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Chief Flunky
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1% voltage imbalance causes 6-8% current imbalance. Motors are generally delta and even if they’re wye you can’t tell externally anyways. So carefully measure voltages and currents. If you see a current imbalance but not voltage look downstream. Otherwise upstream.

Real examples.

Some utilities are notorious for using wye-wye transformers because they’re cheap. Same ones won’t have balanced single phase loads (houses) so the voltage imbalance comes and goes. Solution is delta-wye.

Utility checked cutout fuses on load side and voltage not under load both sides. Turned out it was a bad Bay-O-Net primary fuse. Had to train lineman where they are at.

Good voltage balance, big current imbalance on wye-delta starter. Delta contactor tips were worn out.

Current imbalances and voltage with any phase converter.

Current imbalance startup only. Cheap ass soft start that only has SCRs in two phases.

Current imbalance line side of VFD but not load side trips breaker. Increases with load. Line side SCR blown.

I use imbalance as per NEMA.
 

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I may be repeating myself (again), but I had some soft starters constantly tripping on 400HP motors and as reported, the voltage drop went away as soon as they tripped, so the PoCo said it was all good. Finally I went outside of the pump station to look at the transformer and it looked way too small. It was supposed to be 750kVA, but it was a tiny little pad mount. My suspicion was that someone dropped a zero and put in a 75kVA. Long story short, after several calls and visits and the utility gaslighting me by INSISTING that was a 750kVA transformer because it had a sticker saying so, they finally send out an engineer who knew what one was supposed to look like and admitted the mistake. Took over a week though.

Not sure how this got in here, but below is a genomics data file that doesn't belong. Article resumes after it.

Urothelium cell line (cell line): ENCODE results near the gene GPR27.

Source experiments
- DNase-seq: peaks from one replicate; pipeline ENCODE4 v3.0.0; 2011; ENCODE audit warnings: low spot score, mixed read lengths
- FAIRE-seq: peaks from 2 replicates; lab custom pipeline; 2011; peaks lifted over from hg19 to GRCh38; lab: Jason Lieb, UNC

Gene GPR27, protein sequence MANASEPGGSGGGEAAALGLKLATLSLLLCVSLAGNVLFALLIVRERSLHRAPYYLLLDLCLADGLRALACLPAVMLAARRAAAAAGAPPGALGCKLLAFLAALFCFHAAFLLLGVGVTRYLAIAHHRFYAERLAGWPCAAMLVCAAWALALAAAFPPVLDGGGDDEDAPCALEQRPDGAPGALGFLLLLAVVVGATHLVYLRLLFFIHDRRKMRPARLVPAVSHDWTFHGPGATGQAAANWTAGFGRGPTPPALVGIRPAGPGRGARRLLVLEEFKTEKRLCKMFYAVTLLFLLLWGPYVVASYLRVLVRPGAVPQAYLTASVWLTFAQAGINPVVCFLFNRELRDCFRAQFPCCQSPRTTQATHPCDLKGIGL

After proving the voltage imbalance poco told me it was the transformer. I told them no problem go ahead and replace it.
They got all excited and asked if i had the authority to make that call considering the cost.

I said no problem we rent it from you.

Now there all "lets get the engineer it might not be the transformer"
 

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Modérateur
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I have a simple question to ask the OP .,,

Was this source is wired in Delta or Wye set up ?

You should grab a data recording to see where this goes so that way you can able nail it. get one that can read both amps and volts at the same time so you know what it shaking on that.
 

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Like mentioned above, I always roll the phases when chasing current imbalances. You need to narrow down it either being a pump or supply issue.

I may be repeating myself (again), but I had some soft starters constantly tripping on 400HP motors and as reported, the voltage drop went away as soon as they tripped, so the PoCo said it was all good. Finally I went outside of the pump station to look at the transformer and it looked way too small. It was supposed to be 750kVA, but it was a tiny little pad mount. My suspicion was that someone dropped a zero and put in a 75kVA. Long story short, after several calls and visits and the utility gaslighting me by INSISTING that was a 750kVA transformer because it had a sticker saying so, they finally send out an engineer who knew what one was supposed to look like and admitted the mistake. Took over a week though.
This makes me chuckle.

A power co that can't by sight tell the difference between a baby padmount 75kva and it's big brother 10 times it's size. Here's your sign....